Are AMD Ryzen Laptops Good?

When it comes to laptops, up until a year or two ago Intel dominated the laptop scene, and models with AMD CPUs were nowhere to be found. Well, maybe you’d find one or two entry-level models but they had old processors that weren’t any good.

However, fast forward to today, and AMD now has a rather strong presence in the laptop market. This is especially true in the past couple of months, ever since AMD released their 4000 series CPUs for laptops.

With that in mind, are AMD Ryzen laptops good? Should you be spending your money on one if you’re looking to get yourself a new laptop?

Yes, AMD Laptops are very good especially with the release of the Ryzen 4000 mobile processors. AMD Laptops containing Ryzen 4000 processors have much higher core/thread count allowing for fantastic performance in computationally demanding tasks such as content creation, gaming, and much more. They also have a low TDP which results in excellent battery life in addition to lower prices when compared to their Intel-based laptops.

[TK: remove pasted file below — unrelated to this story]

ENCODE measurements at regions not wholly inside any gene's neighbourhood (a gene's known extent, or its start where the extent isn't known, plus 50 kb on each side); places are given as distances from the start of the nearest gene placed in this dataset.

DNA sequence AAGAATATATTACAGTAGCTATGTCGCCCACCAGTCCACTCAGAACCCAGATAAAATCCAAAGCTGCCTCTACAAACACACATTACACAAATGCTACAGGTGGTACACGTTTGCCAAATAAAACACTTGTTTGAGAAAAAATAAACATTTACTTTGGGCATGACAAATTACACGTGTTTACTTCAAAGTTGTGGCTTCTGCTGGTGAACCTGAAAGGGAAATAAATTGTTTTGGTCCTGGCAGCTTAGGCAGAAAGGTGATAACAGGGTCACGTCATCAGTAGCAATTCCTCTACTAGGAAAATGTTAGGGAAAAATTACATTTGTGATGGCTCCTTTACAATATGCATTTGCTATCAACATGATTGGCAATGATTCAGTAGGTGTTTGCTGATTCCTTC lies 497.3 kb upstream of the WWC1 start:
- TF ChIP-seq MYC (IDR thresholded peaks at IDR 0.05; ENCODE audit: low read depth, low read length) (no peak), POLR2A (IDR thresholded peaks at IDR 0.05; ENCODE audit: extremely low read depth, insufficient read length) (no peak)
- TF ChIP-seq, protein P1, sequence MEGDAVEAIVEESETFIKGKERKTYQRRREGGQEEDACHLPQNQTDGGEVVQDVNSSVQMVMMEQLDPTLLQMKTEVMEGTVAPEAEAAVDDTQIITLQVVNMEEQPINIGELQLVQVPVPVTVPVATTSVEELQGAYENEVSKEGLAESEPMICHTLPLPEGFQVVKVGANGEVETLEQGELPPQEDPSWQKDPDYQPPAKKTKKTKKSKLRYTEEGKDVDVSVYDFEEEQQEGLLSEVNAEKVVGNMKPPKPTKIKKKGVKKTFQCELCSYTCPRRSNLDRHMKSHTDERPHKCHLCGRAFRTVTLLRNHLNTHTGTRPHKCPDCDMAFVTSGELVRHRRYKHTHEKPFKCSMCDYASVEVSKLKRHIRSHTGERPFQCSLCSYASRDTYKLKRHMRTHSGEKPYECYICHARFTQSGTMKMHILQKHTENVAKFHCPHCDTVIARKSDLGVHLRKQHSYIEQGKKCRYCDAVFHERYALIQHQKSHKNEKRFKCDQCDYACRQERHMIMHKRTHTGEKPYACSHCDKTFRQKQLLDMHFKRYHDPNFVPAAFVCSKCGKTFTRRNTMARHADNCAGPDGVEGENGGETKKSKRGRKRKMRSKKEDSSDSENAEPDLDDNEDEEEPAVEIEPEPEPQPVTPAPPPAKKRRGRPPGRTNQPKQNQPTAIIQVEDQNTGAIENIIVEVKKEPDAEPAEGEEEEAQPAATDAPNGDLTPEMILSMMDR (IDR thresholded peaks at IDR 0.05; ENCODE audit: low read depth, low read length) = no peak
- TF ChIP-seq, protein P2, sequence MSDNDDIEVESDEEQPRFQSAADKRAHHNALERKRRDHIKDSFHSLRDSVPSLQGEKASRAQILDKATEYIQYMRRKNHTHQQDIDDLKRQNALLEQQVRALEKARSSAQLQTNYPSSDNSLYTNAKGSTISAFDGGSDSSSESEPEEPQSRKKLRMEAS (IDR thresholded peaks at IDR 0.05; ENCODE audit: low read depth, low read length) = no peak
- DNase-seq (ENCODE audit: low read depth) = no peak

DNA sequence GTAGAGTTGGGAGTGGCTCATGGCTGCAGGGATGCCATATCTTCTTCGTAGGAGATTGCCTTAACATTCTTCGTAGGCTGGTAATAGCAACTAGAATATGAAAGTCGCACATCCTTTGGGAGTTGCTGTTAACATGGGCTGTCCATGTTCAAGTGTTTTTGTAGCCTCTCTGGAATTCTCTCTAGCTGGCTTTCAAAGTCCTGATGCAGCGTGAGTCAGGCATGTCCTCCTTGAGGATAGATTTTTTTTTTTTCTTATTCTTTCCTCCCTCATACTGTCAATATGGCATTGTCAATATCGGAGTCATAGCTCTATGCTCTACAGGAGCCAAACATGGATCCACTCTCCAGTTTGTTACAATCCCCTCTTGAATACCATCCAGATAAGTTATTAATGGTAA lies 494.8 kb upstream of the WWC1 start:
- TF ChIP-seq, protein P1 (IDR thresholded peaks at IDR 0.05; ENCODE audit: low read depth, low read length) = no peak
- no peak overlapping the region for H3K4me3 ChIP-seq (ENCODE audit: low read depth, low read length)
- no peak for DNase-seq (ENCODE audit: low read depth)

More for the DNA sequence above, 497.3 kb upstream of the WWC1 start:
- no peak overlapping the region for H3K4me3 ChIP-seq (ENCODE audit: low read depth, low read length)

The Performance is There

In the past, one area where AMD laptops suffered quite a bit was performance. That was because they usually came with low core counts and not that impressive frequencies, and to add to this, they were made on old architectures that couldn’t keep up with modern CPUs from competitive brands like Intel.

Well, as we mentioned, that’s all changed today. While the Ryzen 2000 laptops weren’t all that impressive, with Ryzen 3000, and especially Ryzen 4000, AMD has been slowly, but certainly taking a large piece of the market share, and it seems like Intel’s dominance has come to an end.

This is immediately obvious when you take a look at big brand laptops that used to come exclusively with Intel processors, such as ASUS’s ROG Zephyrus models, or the Lenovo Legion ones, Dell G5 or ASUS TUF. They’re all great selling models, and they’re switching to AMD. The main reasons? Performance and price.

Processors and TDP

The processors in AMD’s 4th gen laptops come with high core counts, excellent frequencies, and more than reasonable TDP (thermal design power) numbers that keep temperatures and power consumption to a minimum. For example, The Ryzen 7 4700U, which is an extremely popular model in today’s laptops, comes with 8 cores and 8 threads and can boost up to 4.1GHz when necessary. Step up to the Ryzen 7 4800U, and you also get multithreading, which means 8 cores and 16 threads. And you know what’s even more impressive for both of them? They have a TDP of 15W, which is less than Intel’s power-saving-oriented U series CPUs in many scenarios.